Thursday, December 27, 2018

Nearly New Year's Eve

(c) Lyn Fenwick drawing from 2015
There are still a few days until 2018 tumbles to a disquieting close, and the notion of New Year's Resolutions may seem like a relic from the past.  Or, maybe not.  Perhaps it is up to each of us to reflect on what resolutions we each might contribute to make 2019 less disquieting.

I am a collector of quotes--odds and ends from many sources, including this one I found on a cereal box, with which I will begin.  Unfortunately, the cereal box did not provide the author.  "Fame is fleeting, money evaporates, and all we have left is character."  New Year's Eve is a pretty good time for a character check.

Younger readers may not recognize the name of John Wooden, but those of us with some gray in our hair will remember this incredible coach and what was for a while his unbeatable University of California team!  This is what he called His Creed:  "Be true to yourself.  Make each day a masterpiece.  Help others.  Drink deeply from good books.  Make friendship a fine art.  Build a shelter against a rainy day."  You don't have to play basketball to find some good advice in Wooden's creed, and any or all of those commitments would make great resolutions.

Words attributed to Wm Shakespeare on the internet but probably a prank to see if people believed that attribution, nevertheless made their way onto my quote collection because they challenged me to consider how seriously I honor the things that I say matter to me.  I share this not to suggest you adopt the particular things mentioned but rather to challenge you, as it did me, to consider whether you truly honor by your actions the things you say you value.  "You say you love the rain, but you open your umbrella.  You say you love the sun, but you find a shady spot.  You say you love the wind, but you close your windows.  This is why I am afraid, you say you love me too." 

The advice of Ralph Waldo Emerson has inspired many generations, and I found this in my quote file:  "The purpose of life is not to be happy.  It is to be useful, to be honorable, to be compassionate, to have it make some difference that you have lived and lived well."   Some would say, I believe, that doing those things will bring you happiness.

Most of us will tolerate hard truths from Mark Twain because he's clever...or perhaps because we think he is poking fun at others rather than at us. This is one of my favorites:  "It is easier to fool people than to convince them that they have been fooled."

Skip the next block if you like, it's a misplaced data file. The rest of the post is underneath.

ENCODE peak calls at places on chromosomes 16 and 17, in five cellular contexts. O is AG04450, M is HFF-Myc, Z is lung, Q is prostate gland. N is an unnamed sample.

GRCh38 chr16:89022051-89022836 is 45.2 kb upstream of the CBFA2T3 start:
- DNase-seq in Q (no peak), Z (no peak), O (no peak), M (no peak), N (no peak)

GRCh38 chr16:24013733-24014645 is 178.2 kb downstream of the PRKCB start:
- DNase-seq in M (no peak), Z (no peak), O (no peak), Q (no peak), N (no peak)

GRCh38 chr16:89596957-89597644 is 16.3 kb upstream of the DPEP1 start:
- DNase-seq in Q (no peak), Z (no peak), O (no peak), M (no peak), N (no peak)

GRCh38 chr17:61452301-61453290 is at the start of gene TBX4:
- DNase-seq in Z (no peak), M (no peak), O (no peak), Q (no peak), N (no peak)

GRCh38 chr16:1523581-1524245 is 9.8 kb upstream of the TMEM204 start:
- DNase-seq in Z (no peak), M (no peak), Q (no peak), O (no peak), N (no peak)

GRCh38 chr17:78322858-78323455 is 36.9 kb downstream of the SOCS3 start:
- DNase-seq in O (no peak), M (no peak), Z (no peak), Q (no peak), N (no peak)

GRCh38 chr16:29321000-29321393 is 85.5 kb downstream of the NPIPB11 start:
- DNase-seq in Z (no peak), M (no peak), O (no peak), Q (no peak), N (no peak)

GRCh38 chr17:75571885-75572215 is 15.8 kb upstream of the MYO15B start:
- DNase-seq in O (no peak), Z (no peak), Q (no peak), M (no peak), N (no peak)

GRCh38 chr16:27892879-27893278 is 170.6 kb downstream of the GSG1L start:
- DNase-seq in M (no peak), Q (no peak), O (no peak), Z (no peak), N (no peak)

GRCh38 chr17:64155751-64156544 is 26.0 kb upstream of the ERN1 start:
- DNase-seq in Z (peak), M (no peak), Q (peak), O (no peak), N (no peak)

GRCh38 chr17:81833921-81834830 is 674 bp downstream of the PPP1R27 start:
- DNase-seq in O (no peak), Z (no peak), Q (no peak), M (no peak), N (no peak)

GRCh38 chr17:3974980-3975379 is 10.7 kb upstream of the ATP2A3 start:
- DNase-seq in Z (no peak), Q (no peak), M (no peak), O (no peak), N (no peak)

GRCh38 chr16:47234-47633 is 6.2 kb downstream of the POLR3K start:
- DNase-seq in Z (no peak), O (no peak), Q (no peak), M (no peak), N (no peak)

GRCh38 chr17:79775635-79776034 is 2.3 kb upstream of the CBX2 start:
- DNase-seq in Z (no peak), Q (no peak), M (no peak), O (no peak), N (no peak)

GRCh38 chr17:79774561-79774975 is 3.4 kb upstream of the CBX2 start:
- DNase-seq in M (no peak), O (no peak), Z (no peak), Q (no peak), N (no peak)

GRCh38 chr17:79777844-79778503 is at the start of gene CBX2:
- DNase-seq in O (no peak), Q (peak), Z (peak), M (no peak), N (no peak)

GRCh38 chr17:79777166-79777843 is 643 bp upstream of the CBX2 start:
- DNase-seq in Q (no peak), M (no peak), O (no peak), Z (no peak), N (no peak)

I will close with a movie quote taken from a conversation when a young man, discouraged by what he sees around him, turns to his uncle for advice.  The movie is Secondhand Lions and the actor speaking the quoted lines is the great Robert Duvall.  "Sometimes, the things that may or may not be true are the things that a man needs to believe in the most:  that people are basically good; that honor, courage, and virtue mean everything; that power and money, money and power, mean nothing; that good always triumphs over evil; and I want you to remember this, that love, true love, never dies.  You remember that, boy.  Doesn't matter if they are true or not.  A man should believe in those things because those are the things worth believing in."   

Selecting these quotes to share has given me hope for 2019, and I hope they have given you some ideas for your own New Year's Resolutions.  Admit it.  You know you probably will not stick to a diet or adhere to an exercise program for more than a few weeks.  And if you are a smoker, the odds are against really quitting because of a New Year's Resolution.  Maybe, however, something I shared might be worth the effort...  Have a safe and happy New Years Eve!

(You can click to enlarge the drawing.  Please pay particular attention to the words around the clock face.)


The Blog Fodder said...

I like the quote from Second Hand Lions the best. A great movie and a great actor. Happy New Year

Lynda Beck Fenwick said...

I love that monologue too. It really is better to believe some things that aren't true, as illogical as that seems, but as I age that becomes more and more difficult... the curse of maturity.